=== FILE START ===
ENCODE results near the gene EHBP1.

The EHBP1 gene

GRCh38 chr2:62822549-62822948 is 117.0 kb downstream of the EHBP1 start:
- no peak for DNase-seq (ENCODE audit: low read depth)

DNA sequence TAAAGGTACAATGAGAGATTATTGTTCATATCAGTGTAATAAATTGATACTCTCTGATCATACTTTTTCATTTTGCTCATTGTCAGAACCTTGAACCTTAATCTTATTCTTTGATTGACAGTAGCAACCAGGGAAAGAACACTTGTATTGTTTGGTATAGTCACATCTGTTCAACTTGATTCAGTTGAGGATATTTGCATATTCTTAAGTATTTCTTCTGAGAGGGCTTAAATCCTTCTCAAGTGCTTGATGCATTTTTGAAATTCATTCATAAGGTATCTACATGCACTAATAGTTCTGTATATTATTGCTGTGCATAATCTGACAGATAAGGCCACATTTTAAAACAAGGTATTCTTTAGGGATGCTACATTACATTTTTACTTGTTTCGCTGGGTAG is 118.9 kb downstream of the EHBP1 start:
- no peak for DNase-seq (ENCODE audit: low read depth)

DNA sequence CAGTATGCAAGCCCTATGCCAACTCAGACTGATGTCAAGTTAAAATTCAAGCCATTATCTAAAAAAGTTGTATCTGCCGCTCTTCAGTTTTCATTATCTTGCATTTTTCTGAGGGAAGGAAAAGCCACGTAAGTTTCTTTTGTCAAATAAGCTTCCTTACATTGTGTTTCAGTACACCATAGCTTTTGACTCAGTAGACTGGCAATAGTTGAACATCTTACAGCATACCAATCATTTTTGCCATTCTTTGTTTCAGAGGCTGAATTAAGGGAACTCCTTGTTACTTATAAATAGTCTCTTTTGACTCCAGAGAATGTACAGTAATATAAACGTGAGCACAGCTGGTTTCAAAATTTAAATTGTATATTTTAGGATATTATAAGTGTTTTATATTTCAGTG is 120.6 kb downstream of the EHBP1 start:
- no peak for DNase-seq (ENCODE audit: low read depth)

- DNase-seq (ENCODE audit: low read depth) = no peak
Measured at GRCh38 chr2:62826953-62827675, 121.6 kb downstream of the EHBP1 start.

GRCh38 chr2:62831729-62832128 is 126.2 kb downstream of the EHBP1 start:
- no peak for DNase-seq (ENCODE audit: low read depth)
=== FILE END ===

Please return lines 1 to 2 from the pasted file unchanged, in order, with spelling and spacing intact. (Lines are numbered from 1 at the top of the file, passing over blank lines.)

ENCODE results near the gene EHBP1.

The EHBP1 gene